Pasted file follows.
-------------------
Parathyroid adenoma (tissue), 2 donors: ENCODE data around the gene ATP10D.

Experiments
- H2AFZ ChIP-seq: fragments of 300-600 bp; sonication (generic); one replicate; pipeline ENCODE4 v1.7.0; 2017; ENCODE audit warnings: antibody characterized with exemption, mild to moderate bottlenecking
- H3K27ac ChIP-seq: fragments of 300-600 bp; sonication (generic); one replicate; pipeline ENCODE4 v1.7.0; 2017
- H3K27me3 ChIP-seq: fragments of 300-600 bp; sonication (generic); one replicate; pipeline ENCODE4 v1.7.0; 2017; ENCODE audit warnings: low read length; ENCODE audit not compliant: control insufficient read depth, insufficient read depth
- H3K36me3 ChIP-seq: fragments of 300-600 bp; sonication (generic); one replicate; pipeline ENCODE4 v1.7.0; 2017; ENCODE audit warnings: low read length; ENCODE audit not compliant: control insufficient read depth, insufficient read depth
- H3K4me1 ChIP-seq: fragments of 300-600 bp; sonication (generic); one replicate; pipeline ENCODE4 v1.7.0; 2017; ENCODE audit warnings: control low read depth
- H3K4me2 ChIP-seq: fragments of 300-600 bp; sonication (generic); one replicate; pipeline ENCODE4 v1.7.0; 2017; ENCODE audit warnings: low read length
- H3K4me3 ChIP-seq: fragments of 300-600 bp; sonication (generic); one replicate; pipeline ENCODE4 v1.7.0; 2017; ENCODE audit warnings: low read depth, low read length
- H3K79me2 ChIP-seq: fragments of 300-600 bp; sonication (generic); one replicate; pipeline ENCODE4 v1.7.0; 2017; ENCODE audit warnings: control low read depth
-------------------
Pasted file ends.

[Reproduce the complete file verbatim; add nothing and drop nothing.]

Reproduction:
Parathyroid adenoma (tissue), 2 donors: ENCODE data around the gene ATP10D.

Experiments
- H2AFZ ChIP-seq: fragments of 300-600 bp; sonication (generic); one replicate; pipeline ENCODE4 v1.7.0; 2017; ENCODE audit warnings: antibody characterized with exemption, mild to moderate bottlenecking
- H3K27ac ChIP-seq: fragments of 300-600 bp; sonication (generic); one replicate; pipeline ENCODE4 v1.7.0; 2017
- H3K27me3 ChIP-seq: fragments of 300-600 bp; sonication (generic); one replicate; pipeline ENCODE4 v1.7.0; 2017; ENCODE audit warnings: low read length; ENCODE audit not compliant: control insufficient read depth, insufficient read depth
- H3K36me3 ChIP-seq: fragments of 300-600 bp; sonication (generic); one replicate; pipeline ENCODE4 v1.7.0; 2017; ENCODE audit warnings: low read length; ENCODE audit not compliant: control insufficient read depth, insufficient read depth
- H3K4me1 ChIP-seq: fragments of 300-600 bp; sonication (generic); one replicate; pipeline ENCODE4 v1.7.0; 2017; ENCODE audit warnings: control low read depth
- H3K4me2 ChIP-seq: fragments of 300-600 bp; sonication (generic); one replicate; pipeline ENCODE4 v1.7.0; 2017; ENCODE audit warnings: low read length
- H3K4me3 ChIP-seq: fragments of 300-600 bp; sonication (generic); one replicate; pipeline ENCODE4 v1.7.0; 2017; ENCODE audit warnings: low read depth, low read length
- H3K79me2 ChIP-seq: fragments of 300-600 bp; sonication (generic); one replicate; pipeline ENCODE4 v1.7.0; 2017; ENCODE audit warnings: control low read depth